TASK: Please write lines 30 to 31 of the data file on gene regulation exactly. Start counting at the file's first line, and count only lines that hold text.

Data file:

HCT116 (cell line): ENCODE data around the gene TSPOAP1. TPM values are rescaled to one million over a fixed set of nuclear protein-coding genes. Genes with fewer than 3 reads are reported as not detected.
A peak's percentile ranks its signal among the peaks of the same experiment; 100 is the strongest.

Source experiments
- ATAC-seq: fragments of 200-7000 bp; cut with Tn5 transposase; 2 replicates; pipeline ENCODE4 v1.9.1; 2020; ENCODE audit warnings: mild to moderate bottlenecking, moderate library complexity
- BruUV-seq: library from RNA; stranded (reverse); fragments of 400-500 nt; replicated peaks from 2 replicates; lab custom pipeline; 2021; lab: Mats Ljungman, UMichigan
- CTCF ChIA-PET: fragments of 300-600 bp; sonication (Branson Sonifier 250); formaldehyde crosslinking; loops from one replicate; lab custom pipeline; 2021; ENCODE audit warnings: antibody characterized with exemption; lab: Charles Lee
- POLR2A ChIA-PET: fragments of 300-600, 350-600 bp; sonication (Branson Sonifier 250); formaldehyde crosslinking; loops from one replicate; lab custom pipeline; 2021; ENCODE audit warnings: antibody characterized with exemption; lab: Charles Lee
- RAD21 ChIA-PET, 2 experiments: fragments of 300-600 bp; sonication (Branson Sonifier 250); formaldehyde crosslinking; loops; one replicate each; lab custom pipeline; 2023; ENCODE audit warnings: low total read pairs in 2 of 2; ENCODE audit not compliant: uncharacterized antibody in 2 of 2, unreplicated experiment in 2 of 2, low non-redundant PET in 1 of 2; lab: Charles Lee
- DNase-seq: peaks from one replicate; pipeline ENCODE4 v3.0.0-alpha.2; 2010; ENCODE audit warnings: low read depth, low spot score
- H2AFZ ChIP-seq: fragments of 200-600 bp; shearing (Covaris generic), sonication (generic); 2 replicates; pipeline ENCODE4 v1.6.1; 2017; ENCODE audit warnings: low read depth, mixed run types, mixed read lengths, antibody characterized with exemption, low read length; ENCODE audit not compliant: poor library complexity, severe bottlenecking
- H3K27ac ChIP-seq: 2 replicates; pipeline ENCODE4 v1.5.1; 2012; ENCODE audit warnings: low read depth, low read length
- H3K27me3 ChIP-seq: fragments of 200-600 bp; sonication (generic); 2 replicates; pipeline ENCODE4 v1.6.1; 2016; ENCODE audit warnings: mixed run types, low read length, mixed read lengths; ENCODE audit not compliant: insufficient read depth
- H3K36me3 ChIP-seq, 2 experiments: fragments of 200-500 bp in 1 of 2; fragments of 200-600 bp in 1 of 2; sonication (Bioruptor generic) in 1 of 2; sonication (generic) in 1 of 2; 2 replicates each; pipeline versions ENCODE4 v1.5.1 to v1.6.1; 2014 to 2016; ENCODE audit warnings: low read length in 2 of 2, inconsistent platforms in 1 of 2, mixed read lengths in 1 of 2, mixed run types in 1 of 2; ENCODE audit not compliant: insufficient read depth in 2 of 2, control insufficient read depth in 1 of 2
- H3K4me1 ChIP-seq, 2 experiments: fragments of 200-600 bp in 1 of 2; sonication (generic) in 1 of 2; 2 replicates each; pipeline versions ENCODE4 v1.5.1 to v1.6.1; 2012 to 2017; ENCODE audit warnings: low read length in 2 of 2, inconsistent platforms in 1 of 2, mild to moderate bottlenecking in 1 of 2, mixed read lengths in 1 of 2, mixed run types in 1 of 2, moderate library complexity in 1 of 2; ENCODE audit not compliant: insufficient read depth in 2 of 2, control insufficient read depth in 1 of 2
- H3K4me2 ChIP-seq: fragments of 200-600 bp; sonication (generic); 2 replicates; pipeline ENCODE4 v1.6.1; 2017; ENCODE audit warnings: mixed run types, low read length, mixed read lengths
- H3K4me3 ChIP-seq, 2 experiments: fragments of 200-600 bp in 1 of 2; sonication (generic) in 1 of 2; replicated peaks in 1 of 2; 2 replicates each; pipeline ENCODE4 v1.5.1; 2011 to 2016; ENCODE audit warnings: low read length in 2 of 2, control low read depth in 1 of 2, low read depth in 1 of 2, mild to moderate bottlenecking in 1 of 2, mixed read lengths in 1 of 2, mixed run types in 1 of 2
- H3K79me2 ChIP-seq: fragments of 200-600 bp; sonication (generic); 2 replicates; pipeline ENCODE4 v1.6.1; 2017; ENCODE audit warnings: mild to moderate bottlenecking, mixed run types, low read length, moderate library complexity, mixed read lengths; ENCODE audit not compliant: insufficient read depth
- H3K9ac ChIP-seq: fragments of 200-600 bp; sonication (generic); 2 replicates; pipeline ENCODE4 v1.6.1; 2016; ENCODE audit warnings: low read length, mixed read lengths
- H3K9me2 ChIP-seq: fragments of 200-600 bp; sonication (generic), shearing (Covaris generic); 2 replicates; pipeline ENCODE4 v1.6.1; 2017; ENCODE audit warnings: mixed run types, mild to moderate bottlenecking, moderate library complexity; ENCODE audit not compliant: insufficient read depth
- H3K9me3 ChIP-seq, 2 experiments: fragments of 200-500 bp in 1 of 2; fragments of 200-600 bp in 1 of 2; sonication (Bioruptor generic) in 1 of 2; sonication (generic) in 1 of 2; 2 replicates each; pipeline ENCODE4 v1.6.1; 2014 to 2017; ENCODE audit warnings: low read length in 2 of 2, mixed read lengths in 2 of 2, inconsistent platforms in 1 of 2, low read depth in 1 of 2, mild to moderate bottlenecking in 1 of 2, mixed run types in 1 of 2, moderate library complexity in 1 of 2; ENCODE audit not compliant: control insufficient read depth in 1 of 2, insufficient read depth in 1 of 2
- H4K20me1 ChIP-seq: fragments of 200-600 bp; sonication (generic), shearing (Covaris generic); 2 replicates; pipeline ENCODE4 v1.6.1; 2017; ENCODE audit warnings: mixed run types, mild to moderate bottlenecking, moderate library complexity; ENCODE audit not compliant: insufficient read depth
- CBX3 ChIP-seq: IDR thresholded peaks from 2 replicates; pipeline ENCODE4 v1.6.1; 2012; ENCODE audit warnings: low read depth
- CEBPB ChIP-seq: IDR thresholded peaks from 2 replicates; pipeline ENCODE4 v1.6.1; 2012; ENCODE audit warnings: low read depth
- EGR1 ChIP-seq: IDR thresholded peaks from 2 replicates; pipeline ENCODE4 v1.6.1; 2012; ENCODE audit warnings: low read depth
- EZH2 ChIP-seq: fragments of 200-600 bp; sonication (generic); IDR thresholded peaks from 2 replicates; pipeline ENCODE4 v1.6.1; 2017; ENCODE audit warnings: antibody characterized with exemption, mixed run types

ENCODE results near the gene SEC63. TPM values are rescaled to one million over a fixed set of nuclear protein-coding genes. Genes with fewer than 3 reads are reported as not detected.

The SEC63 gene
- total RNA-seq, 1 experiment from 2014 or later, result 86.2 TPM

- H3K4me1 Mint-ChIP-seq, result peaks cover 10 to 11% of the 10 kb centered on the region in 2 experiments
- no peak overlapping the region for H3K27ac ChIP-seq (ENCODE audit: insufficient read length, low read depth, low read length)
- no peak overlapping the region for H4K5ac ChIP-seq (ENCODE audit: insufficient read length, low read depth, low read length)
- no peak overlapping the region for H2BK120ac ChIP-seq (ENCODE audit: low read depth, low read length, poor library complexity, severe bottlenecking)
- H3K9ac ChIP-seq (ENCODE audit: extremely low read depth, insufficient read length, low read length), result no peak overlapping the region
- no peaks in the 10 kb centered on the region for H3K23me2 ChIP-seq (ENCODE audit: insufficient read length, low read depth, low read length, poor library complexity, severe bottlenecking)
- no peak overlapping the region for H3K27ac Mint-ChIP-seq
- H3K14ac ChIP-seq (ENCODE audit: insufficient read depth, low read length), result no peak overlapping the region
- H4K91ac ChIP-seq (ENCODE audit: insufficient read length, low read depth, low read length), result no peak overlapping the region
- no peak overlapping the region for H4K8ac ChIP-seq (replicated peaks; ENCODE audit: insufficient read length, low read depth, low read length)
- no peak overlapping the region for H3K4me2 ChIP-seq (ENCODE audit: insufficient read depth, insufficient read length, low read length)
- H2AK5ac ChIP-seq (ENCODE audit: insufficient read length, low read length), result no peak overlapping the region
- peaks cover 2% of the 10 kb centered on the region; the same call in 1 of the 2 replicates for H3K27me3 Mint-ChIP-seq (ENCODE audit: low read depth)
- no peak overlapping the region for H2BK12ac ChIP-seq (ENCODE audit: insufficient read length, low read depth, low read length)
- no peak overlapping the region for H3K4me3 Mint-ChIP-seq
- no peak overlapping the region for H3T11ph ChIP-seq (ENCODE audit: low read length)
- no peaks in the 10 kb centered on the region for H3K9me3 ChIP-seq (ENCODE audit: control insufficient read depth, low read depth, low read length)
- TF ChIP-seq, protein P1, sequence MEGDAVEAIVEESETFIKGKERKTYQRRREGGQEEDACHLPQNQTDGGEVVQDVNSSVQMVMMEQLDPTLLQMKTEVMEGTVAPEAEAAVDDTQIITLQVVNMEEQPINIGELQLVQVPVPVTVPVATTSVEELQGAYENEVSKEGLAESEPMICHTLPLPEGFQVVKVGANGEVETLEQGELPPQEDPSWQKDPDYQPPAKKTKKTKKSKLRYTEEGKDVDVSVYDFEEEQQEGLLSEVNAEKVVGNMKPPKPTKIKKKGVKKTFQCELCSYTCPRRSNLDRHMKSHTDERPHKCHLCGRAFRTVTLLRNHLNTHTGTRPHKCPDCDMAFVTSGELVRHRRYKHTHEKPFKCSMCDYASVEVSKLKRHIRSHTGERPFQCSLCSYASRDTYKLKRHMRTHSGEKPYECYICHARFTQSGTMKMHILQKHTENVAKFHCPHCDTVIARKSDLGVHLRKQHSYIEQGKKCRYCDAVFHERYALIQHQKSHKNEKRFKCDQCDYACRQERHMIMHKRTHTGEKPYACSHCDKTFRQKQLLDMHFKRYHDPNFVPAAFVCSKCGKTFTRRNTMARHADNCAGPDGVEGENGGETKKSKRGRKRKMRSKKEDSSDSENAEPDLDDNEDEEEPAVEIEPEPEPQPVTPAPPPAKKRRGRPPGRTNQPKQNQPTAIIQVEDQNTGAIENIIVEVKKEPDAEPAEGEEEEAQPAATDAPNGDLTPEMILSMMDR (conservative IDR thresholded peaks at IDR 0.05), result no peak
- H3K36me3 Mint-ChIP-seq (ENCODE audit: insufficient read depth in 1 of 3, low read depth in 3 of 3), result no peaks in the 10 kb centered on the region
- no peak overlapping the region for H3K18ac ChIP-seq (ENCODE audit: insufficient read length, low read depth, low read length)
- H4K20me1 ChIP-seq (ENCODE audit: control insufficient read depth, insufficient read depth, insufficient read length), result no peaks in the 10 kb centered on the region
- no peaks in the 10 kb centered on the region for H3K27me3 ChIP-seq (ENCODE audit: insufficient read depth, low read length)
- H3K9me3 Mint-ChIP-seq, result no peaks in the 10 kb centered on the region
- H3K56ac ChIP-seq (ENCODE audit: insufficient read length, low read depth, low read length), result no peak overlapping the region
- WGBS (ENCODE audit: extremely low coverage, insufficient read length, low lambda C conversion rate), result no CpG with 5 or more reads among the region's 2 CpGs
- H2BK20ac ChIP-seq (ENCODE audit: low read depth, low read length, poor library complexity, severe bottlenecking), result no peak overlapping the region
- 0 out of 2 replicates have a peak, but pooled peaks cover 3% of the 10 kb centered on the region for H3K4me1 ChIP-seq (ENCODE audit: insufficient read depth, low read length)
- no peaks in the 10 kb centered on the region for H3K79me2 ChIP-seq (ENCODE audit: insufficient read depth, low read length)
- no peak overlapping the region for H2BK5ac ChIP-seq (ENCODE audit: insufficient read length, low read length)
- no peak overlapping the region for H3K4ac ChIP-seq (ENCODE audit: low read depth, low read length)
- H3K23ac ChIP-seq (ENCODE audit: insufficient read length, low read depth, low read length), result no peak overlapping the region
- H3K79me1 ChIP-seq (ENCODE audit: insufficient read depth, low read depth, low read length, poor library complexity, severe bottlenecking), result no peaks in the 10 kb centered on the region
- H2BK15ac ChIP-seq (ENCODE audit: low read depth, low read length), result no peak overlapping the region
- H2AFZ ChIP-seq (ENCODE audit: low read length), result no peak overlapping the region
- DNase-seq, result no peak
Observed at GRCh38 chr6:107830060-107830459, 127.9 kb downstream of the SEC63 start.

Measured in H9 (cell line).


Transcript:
- no peak overlapping the region for H3K27ac ChIP-seq (ENCODE audit: insufficient read length, low read depth, low read length)
- no peak overlapping the region for H4K5ac ChIP-seq (ENCODE audit: insufficient read length, low read depth, low read length)